Monday , November 19 2018

Amazon chief says robots replacing humans unlikely

Bloomberg

Did Bill Ackman, John Overdeck and David Siegel give a bunch of money to get kids building robots, only to see those kids displaced by machines when they grow up?
At a benefit for FIRST, the science and technology nonprofit they’ve supported, the answer was a resounding no, and it came from an authoritative source, Jeff Bezos, the guy who has more than 10,000 people working on Alexa, Amazon’s personal assistant voice service.
“It’s in my view very unlikely that machine intelligence and artificial intelligence will make humans have no jobs,” Bezos said in a “fireside chat” with Walter Isaacson at Cipriani Wall Street, as waiters in white jackets placed ricotta cheesecakes at each guests’ plate and poured just a bit more wine into their glasses. “Every piece of productivity increases our wealth as a society, and increases the jobs, and makes the jobs more interesting and higher quality.”
Bezos illustrated his point using Earth-moving equipment as an example. “We could have a lot of employment by getting rid of bulldozers,” he said. “You could get rid of the shovels and force people to dig with teaspoons. This would not make our society wealthier.”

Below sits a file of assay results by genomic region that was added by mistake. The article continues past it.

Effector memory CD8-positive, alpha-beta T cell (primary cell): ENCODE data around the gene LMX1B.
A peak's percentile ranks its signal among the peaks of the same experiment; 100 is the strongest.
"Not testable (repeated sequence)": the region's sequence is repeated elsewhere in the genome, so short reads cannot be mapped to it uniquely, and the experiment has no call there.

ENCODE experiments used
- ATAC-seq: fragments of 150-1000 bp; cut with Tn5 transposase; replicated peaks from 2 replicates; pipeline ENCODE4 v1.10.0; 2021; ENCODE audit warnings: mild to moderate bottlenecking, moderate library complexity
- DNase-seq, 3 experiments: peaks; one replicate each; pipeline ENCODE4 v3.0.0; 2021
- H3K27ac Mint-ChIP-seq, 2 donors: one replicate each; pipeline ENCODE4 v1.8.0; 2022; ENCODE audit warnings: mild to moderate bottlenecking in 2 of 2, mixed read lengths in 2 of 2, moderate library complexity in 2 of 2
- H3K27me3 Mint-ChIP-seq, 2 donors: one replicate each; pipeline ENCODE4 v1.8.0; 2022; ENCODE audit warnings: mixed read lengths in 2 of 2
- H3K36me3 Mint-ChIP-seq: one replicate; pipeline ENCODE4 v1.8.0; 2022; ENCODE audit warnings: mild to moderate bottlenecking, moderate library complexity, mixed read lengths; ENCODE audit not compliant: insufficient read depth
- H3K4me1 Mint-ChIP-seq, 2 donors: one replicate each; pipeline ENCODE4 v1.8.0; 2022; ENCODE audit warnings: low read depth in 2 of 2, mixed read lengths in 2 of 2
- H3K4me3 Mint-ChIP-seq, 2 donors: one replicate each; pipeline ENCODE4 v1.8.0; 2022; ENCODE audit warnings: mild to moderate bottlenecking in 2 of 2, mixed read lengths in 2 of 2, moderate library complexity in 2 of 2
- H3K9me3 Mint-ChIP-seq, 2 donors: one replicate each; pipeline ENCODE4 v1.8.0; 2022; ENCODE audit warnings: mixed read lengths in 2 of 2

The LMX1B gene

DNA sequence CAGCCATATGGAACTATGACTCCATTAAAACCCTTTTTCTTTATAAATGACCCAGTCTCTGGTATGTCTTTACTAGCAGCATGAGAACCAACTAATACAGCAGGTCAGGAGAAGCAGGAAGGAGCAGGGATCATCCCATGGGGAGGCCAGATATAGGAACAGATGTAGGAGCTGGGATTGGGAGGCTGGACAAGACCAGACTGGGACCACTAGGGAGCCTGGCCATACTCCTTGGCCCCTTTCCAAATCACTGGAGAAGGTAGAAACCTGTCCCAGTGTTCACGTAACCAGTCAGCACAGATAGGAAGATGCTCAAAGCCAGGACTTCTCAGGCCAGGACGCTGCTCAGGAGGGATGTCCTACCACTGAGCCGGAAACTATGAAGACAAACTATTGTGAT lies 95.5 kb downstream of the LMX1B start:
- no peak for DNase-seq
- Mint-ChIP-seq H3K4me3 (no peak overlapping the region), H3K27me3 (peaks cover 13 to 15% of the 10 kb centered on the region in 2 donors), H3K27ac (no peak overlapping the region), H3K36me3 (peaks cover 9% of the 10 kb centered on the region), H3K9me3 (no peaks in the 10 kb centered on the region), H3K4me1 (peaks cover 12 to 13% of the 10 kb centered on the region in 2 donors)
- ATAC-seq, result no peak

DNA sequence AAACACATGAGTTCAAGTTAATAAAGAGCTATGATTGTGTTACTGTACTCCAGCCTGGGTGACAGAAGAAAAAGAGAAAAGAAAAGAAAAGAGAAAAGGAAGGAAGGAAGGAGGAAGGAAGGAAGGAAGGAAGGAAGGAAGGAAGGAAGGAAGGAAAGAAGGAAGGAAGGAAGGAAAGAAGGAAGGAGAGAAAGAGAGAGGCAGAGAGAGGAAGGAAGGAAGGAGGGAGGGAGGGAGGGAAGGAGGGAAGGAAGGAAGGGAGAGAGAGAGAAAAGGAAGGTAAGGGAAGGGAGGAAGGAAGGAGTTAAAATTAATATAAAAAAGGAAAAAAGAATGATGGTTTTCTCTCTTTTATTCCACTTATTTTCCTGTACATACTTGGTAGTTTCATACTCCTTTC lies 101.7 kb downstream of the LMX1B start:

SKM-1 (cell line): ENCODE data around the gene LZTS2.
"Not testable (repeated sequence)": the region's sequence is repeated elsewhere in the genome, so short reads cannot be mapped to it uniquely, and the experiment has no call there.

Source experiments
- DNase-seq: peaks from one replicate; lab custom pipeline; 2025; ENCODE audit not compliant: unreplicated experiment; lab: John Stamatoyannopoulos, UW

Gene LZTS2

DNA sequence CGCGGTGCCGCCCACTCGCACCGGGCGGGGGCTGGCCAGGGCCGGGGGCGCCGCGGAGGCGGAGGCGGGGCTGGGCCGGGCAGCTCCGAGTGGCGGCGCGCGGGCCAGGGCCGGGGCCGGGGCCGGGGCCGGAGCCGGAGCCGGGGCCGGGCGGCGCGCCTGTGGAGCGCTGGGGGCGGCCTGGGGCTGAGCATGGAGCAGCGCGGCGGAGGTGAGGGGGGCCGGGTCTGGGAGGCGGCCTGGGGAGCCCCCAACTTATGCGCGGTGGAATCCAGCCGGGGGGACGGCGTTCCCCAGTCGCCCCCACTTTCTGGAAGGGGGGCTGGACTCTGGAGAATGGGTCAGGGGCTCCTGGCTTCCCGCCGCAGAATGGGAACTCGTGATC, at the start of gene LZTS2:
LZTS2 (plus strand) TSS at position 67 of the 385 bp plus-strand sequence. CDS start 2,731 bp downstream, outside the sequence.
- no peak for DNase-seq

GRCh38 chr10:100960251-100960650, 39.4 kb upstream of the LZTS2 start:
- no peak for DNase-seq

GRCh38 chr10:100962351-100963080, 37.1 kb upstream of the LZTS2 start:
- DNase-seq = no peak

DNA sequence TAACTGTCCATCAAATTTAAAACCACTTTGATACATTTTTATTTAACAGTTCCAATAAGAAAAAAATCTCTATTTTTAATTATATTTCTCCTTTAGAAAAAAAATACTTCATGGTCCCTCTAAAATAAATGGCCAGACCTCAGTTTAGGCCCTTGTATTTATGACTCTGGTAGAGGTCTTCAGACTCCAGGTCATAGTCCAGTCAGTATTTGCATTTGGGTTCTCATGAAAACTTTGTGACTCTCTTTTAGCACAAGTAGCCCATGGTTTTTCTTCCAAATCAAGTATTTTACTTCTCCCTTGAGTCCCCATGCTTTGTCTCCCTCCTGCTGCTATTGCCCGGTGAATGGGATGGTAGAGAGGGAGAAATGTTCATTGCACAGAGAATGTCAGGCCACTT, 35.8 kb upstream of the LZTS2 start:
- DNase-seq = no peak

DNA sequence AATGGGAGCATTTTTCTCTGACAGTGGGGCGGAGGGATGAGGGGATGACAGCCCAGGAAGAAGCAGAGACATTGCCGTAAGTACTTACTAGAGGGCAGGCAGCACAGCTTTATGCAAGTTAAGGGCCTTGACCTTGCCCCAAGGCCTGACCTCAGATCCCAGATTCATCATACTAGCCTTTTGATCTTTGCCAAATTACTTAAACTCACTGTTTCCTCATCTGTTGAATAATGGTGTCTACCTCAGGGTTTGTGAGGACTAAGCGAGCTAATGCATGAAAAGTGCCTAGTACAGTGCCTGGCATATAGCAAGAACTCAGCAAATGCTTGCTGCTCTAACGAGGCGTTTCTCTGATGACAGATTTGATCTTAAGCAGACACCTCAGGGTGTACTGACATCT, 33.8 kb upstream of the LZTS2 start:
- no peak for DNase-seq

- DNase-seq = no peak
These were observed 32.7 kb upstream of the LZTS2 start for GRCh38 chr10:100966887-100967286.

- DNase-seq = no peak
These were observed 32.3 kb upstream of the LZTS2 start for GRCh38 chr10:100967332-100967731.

Future Jobs
As for managing expectations about the future, Bezos praised science fiction writers for showing us what’s possible (though he noted the computer on the USS Enterprise could have had a more human-sounding voice), and dinged the rest of us on our predictive capabilities.
“We are so bad at imagining the future of jobs,” Bezos said. “A hundred years ago, if I said to you, ‘In the 21st century there’s going to be an occupation called massage therapist,’ you’d have laughed at me.”
Funny thing is, massage therapist may be one of the jobs a robot can get paid to do, if Ackman has his say.
During the cocktail hour, the founder of Pershing Square Capital said if he could have a robot do whatever he wanted, he’d have it deliver “massage on demand.”
Siegel, who serves on the board of FIRST, said he’d like a robot who could go to work in his place. He’d direct the robot from home, and maybe get to spend more time with his kids, one of whom is participating in FIRST’s robotics competition. Overdeck is waiting for a self-driving car.

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